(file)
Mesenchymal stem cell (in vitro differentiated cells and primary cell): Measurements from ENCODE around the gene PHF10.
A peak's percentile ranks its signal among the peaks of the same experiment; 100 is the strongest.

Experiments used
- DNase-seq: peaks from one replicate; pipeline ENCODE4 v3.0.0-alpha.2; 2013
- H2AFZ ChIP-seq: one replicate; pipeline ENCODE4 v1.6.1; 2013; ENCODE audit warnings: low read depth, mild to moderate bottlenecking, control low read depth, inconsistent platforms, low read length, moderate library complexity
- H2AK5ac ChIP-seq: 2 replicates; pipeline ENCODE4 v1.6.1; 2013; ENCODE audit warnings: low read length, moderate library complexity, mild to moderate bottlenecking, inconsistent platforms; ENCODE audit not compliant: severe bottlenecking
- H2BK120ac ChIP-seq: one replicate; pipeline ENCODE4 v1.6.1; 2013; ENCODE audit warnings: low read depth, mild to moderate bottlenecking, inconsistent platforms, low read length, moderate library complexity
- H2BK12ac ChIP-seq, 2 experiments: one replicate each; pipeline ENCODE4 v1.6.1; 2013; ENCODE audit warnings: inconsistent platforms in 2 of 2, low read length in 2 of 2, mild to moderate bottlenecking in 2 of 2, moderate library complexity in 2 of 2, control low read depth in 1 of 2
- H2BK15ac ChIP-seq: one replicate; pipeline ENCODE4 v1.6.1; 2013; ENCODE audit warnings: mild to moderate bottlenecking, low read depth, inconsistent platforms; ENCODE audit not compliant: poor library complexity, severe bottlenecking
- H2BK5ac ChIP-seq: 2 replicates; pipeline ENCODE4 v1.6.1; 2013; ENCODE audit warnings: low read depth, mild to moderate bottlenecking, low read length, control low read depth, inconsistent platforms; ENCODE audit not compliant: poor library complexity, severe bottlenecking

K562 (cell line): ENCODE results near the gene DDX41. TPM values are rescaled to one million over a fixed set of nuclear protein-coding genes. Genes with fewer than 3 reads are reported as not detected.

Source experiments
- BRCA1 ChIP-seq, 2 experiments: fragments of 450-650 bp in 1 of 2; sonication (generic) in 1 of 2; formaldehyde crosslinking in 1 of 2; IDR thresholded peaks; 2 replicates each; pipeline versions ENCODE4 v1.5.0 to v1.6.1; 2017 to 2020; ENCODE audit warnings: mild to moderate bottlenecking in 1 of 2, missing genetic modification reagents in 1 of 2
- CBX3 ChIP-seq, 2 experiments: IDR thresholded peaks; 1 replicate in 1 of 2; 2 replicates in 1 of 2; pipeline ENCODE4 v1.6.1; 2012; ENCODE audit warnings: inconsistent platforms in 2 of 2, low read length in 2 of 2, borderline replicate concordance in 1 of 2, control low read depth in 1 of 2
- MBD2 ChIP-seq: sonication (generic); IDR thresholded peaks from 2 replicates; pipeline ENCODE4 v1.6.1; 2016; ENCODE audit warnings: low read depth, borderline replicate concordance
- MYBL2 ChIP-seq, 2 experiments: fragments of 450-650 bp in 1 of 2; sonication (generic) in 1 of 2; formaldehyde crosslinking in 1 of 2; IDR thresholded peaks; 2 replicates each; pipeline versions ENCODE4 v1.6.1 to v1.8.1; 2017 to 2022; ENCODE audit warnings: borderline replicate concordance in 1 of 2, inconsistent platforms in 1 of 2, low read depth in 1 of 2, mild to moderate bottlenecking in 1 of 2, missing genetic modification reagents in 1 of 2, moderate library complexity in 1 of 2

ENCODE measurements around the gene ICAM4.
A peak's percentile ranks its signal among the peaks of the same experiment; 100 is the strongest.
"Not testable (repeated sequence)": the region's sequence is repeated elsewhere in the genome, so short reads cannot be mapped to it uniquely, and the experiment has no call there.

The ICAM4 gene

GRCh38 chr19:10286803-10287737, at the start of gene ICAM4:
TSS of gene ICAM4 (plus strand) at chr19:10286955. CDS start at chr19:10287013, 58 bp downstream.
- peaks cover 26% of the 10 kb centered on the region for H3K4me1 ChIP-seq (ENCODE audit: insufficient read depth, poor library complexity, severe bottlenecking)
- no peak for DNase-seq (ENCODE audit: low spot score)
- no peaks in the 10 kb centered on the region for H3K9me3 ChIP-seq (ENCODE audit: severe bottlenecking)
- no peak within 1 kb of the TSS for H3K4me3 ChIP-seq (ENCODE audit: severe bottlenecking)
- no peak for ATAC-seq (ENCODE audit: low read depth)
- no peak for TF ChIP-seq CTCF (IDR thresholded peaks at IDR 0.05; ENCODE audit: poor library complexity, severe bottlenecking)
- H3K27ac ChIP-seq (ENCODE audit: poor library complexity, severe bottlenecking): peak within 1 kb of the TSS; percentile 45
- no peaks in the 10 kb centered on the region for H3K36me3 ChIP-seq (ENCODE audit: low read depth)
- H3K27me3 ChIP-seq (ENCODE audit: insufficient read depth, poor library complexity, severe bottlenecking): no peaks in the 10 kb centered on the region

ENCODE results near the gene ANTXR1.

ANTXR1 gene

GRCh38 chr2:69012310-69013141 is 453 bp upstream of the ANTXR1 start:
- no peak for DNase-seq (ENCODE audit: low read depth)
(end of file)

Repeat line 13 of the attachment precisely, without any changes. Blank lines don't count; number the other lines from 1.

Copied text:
- BRCA1 ChIP-seq, 2 experiments: fragments of 450-650 bp in 1 of 2; sonication (generic) in 1 of 2; formaldehyde crosslinking in 1 of 2; IDR thresholded peaks; 2 replicates each; pipeline versions ENCODE4 v1.5.0 to v1.6.1; 2017 to 2020; ENCODE audit warnings: mild to moderate bottlenecking in 1 of 2, missing genetic modification reagents in 1 of 2